bit-buffer

Bit-level reads and writes for ArrayBuffers

BitBuffer

BitBuffer provides two objects, BitView and BitStream. BitView is a wrapper for ArrayBuffers, similar to JavaScript's DataView, but with support for bit-level reads and writes. BitStream is a wrapper for a BitView used to help maintain your current buffer position, as well as to provide higher-level read / write operations such as for ASCII strings.

bb.buffer  // Underlying ArrayBuffer. 

Default constructor, takes in a single argument of an ArrayBuffer. Optional are the byteOffset and byteLength arguments to offset and truncate the view's representation of the buffer.

Reads bits number of bits starting at offset, twiddling the bits appropriately to return a proper 32-bit signed or unsigned value. NOTE: While JavaScript numbers are 64-bit floating-point values, we don't bother with anything other than the first 32 bits.

Shortcuts for getBits, setting the correct bits / signed values.

Gets 32 bits from offset, and coerces and returns as a proper float32 value.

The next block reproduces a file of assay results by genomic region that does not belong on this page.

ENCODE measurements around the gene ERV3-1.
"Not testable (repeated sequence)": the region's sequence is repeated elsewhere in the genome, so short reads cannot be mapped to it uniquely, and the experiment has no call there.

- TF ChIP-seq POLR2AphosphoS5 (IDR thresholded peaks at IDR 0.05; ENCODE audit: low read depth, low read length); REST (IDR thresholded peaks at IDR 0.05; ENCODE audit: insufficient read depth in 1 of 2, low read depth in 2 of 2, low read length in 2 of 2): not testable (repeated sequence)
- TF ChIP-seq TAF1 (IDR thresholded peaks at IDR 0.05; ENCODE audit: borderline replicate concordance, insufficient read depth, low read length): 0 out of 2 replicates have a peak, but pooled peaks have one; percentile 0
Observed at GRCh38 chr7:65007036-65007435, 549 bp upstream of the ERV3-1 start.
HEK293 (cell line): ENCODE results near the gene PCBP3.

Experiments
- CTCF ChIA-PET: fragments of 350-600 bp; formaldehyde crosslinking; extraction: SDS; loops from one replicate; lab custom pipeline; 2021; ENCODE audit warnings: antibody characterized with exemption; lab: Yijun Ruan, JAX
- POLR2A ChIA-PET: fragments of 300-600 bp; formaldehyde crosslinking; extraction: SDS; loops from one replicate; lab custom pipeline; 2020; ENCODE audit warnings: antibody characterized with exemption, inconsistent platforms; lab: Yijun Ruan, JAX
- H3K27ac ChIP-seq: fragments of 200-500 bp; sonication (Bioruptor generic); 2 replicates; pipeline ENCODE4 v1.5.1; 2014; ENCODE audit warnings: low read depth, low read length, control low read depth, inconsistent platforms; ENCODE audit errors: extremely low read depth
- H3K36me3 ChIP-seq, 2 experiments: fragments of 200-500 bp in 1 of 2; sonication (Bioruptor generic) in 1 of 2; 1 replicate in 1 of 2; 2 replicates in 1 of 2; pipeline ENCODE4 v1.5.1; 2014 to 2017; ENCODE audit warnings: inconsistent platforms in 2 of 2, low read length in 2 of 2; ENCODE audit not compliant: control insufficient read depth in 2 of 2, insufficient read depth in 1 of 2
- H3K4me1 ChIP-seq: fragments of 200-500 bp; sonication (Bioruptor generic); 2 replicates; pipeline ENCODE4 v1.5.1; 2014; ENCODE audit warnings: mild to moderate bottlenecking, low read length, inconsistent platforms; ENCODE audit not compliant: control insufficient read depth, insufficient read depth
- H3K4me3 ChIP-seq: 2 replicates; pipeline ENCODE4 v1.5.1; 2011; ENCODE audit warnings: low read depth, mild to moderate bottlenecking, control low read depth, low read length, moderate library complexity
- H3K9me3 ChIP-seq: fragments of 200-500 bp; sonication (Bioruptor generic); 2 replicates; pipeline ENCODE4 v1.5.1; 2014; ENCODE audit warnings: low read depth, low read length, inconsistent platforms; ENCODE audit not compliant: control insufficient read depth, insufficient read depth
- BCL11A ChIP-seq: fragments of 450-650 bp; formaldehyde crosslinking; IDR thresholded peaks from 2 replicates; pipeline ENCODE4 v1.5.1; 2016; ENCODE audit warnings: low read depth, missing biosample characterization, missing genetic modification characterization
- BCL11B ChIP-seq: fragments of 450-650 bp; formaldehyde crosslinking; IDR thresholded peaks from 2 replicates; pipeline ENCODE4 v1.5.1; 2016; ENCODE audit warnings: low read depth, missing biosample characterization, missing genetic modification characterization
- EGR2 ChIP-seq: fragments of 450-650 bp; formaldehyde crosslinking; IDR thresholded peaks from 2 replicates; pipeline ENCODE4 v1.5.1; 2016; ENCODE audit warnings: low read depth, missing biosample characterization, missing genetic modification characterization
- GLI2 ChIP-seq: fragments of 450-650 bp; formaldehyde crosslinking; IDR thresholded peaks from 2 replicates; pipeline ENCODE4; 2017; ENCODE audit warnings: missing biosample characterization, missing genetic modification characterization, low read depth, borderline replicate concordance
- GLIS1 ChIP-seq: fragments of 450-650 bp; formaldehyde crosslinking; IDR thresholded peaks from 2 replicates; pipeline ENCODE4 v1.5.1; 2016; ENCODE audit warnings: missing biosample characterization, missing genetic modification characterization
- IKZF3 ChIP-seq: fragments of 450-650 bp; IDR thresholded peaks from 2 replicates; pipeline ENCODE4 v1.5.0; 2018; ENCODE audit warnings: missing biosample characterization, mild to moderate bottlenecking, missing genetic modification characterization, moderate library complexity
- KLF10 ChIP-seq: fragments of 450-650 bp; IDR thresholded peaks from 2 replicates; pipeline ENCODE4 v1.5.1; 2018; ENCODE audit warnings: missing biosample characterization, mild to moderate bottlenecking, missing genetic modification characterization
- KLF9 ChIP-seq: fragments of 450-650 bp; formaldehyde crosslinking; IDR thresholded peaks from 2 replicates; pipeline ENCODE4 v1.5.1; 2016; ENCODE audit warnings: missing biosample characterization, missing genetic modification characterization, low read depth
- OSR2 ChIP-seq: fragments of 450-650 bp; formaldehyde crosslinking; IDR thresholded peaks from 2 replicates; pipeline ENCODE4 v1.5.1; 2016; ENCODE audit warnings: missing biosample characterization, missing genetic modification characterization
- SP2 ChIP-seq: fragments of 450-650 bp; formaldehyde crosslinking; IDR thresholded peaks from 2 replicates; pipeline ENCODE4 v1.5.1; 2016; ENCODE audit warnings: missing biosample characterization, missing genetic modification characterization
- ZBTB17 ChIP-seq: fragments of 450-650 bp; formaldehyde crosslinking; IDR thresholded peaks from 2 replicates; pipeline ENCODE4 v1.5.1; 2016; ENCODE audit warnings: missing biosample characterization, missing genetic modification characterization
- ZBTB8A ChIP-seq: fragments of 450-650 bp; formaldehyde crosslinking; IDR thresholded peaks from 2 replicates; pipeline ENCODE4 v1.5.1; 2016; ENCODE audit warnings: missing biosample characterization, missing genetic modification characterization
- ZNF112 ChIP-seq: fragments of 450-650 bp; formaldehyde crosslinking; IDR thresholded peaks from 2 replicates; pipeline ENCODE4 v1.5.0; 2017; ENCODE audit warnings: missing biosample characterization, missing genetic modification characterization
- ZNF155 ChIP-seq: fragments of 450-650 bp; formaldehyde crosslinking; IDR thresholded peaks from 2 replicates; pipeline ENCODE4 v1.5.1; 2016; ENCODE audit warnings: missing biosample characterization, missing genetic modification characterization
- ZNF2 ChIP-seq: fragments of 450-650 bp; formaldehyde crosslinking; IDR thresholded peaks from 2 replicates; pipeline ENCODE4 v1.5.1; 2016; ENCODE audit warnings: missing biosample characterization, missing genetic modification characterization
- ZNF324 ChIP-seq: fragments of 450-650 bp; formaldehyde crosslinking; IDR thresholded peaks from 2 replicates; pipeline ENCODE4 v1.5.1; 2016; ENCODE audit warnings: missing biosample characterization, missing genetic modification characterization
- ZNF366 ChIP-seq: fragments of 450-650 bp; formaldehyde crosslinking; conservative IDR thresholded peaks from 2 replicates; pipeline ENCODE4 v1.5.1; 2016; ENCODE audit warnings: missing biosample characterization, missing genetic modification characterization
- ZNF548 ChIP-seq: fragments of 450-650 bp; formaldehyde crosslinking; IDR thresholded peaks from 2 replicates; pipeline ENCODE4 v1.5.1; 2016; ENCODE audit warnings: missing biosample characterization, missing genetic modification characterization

Gets 64 bits from offset, and coerces and returns as a proper float64 value.

Sets bits number of bits at offset.

Shortcuts for setBits, setting the correct bits count.

Coerces a float32 to uint32 and sets at offset.

Coerces a float64 to two uint32s and sets at offset.

bb.byteIndex  // Get current index in bytes. 
bb.byteIndex = 0;  // Set current index in bytes. 
bb.view  // Underlying BitView 

Default constructor, takes in a single argument of a BitView.

Shortcut constructor that initializes a new BitView(buffer, byteOffset, byteLength) for the stream to use.

Returns bits numbers of bits from the view at the current index, updating the index.

Sets bits numbers of bits from value in the view at the current index, updating the index.

Reads bytes from the underlying view at the current index until either bytes count is reached or a 0x00 terminator is reached.

Writes a string followed by a NULL character to the underlying view starting at the current index. If the string is longer than bytes it will be truncated, and if it is shorter 0x00 will be written in its place.

MIT